Tax extension not popular with candidates


By Rod Thomson

Illinois News Network

Illinoisans have never rewarded politicians for tax hikes, one major reason why extending the temporary income tax increase is facing political headwinds.

Three out of four Republicans vying for the gubernatorial nomination say they are opposed to the extension and would veto it as governor. The fourth says he is opposed to it but that it should be on the table for negotiations. And perhaps most tellingly, Democratic Gov. Pat Quinn is being coy on the issue, preferring to talk about other issues instead.

But the issue of extending the temporary tax hike, due to sunset Jan. 1, 2015, will work its will on state politics throughout 2014.

“It will be the issue of next year,” said long-time political analyst Thom Serafin, of Chicago-based Serafin & Associates. “I’m surprised Democrats have let that happen.”

Because of internal politics, Democrats did not move to extend the issue in 2013, leaving it to be decided during an election year. And it’s a whopper for the state’s budget and political futures.

In 2011, Democrat lawmakers approved the tax increase in an effort to augment a state budget that was sagging under weak revenues from economic stagnation and the rising costs of government, such as massive pension liabilities. Personal income tax rates were jacked up from 3 percent to 5 percent, and the corporate tax was raised from 4.8 percent to 7 percent.

Three out of four Republican gubernatorial candidates oppose any extension outright and say they will veto it if they become governor. Those candidates are state Sen. Kirk Dillard of Hinsdale, businessman Bruce Rauner and state Sen. Bill Brady of Bloomington.

“I’d veto it so fast it would make your head spin,” Rauner said. “We have got to reduce the tax burden on our economy, on homeowners, we’ve got to reduce the spending.”

Dillard and Brady are as adamant. Dillard said the Republicans are laying out a plan to roll back the tax “and get our economy rolling again.” And Brady points out that “states that do not have an income tax are the states that are most fiscally sound and solvent.”

Illinois Treasurer Dan Rutherford leaves the door ajar.

“I’m not going to be a governor who promises you I won’t look at revenue if they continue to drive this car off the cliff,” Rutherford said, pointing out that “several billion dollars” will no longer be flowing into the state coffers if it is eliminated. But he seems to be open to it for negotiating purposes.

“I don’t want it. I don’t want it. I don’t want it,” he said. “But it may need to be on the table for negotiation of some form or another.”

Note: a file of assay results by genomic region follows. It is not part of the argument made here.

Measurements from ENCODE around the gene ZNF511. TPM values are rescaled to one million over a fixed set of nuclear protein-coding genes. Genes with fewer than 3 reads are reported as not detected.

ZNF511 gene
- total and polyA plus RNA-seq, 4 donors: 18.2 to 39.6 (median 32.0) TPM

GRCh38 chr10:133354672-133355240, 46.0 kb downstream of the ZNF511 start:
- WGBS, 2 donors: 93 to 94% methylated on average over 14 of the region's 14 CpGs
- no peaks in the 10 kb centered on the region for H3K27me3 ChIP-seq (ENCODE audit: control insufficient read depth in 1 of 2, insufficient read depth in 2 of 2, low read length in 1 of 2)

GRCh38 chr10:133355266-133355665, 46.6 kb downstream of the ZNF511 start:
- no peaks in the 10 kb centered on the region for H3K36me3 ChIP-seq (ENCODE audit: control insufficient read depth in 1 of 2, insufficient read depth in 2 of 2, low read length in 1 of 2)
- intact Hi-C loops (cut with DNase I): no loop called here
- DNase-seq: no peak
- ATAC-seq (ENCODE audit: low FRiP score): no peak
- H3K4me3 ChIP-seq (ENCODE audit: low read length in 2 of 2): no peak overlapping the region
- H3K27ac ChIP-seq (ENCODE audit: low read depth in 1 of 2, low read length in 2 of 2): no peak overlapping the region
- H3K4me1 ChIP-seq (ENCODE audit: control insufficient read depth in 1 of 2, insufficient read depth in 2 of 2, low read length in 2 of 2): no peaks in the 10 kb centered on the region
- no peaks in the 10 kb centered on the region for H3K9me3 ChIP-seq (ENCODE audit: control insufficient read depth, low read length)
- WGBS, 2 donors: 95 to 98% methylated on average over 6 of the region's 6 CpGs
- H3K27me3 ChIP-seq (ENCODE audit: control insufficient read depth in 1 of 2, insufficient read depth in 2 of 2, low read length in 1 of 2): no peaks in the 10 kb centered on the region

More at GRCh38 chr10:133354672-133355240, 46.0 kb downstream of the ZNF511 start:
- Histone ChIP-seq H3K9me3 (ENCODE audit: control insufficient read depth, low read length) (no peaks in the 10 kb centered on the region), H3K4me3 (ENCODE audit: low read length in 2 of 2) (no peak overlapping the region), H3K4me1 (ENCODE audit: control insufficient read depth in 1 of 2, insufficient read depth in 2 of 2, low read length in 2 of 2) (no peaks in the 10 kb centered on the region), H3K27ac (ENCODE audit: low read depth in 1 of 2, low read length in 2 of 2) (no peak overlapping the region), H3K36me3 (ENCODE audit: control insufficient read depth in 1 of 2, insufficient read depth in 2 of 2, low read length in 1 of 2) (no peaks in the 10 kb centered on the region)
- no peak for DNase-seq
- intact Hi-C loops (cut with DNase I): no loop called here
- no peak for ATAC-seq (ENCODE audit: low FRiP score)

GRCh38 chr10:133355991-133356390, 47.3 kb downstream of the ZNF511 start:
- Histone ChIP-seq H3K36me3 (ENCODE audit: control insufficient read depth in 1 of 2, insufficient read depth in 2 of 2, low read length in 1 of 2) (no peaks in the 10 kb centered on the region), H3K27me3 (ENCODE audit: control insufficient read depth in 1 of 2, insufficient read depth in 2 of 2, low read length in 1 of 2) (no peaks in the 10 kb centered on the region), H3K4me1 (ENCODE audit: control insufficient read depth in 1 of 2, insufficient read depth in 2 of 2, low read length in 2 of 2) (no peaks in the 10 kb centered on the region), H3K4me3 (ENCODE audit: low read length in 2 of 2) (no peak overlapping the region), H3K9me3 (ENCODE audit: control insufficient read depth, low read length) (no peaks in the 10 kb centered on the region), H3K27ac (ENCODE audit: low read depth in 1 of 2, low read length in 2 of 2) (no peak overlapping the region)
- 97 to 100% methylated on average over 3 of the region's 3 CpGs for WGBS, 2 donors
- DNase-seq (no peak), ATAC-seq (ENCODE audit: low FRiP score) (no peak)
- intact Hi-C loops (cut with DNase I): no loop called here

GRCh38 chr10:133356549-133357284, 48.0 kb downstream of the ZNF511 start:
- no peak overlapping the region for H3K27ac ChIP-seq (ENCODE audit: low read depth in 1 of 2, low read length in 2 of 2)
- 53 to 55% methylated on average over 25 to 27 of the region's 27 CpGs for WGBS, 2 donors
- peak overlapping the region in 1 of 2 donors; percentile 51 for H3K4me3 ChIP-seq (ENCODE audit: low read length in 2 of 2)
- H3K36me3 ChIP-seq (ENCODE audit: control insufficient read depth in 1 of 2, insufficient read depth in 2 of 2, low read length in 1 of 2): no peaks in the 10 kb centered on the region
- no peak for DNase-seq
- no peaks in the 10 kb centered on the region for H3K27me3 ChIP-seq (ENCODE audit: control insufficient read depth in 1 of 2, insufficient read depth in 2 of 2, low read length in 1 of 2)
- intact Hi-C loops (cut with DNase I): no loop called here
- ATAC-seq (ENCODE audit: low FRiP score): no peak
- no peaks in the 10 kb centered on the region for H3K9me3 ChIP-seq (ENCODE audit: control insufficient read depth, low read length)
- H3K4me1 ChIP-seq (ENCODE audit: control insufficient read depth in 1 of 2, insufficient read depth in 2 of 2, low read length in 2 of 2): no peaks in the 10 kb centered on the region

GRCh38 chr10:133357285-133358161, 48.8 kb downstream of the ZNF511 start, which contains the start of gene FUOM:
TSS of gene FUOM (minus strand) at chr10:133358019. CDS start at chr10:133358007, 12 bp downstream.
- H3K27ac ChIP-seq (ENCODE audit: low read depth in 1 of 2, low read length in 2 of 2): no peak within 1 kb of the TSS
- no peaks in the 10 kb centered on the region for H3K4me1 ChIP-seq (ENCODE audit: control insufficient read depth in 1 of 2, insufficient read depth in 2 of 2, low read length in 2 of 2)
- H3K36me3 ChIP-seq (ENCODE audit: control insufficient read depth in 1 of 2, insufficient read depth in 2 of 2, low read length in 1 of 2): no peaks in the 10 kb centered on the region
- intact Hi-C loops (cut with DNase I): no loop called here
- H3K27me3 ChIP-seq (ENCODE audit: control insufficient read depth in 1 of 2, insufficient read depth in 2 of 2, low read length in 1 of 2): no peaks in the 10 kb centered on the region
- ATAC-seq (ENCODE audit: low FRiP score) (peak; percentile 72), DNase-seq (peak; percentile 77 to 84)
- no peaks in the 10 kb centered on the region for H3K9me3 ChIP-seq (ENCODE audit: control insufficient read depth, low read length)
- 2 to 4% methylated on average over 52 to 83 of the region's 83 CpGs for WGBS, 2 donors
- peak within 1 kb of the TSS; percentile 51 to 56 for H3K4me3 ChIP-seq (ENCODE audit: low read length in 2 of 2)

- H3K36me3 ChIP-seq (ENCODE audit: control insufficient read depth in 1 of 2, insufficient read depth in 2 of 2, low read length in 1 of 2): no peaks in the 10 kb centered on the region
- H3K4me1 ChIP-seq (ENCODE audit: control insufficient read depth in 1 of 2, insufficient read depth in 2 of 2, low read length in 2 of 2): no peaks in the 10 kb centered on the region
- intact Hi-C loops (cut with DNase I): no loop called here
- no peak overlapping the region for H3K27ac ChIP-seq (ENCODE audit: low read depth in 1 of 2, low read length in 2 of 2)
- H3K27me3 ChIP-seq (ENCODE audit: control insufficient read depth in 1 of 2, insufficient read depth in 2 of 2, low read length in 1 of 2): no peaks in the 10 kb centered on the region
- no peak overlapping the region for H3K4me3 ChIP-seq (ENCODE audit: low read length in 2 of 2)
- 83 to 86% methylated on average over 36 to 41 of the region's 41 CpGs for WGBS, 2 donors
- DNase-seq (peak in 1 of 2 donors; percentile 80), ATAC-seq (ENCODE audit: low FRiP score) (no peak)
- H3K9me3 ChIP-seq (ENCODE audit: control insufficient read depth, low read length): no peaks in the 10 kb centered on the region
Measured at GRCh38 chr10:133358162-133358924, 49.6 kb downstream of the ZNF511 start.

The elimination of the tax would put a hole in the state budget, at least temporarily, of $3.75 billion annually.

Of course, part of the problem is that the Legislature has ramped up state spending in advance of the tax ending, making the apparent spending hole caused by losing the tax look larger.

Gov. Quinn just won’t talk about it right now, even when asked directly, preferring to discuss the pension fund crisis. The tax hike’s unpopularity during an election year makes it difficult for a Democrat running for re-election to outwardly support. But Democrats approved it originally, and powerful Democrat interests such as government unions favor it. That makes it difficult for a Democrat to oppose.

However, Quinn campaigned on raising incomes taxes by 33 percent but then signed the bill hiking them 67 percent, making him potentially vulnerable on the issue in the general election.

The temporary nature of the tax was politically necessary. Illinois politicians remember their history. Republican Richard Ogilvie was elected governor of Illinois in 1968 and instituted the state’s first income tax with the bipartisan help of then-Lt. Gov. Paul Simon. Simon ran against Dan Walker for the Democrat gubernatorial nomination and lost. Walker then went on to defeat Ogilvie in the 1972 general election. Both victories were secured on the strength of the income tax’s unpopularity.

So the 2011 law made the income tax hike temporary, setting its elimination for 2015. However, that sunset clause in the law does not put the rate all the way back to its original amount but to a 3.75 percent income tax rate on individuals and a 5.25 percent rate on businesses.

By the end of 2014, the tax hike will have drained an extra $25.7 billion from Illinois taxpayers, according to the Illinois Commission on Government Forecasting and Accountability. Unfortunately, the promise of the hike to pay down Illinois’ bills and stabilize the pension funds has gone unrealized. All of the money has been spent, but pension debt and the state’s overall debt have continued to grow.

In December, the state had a backlog of $7.6 billion in unpaid bills. The state’s unfunded pension liabilities have grown to nearly $100 billion, an increase of $17 billion since the tax was enacted.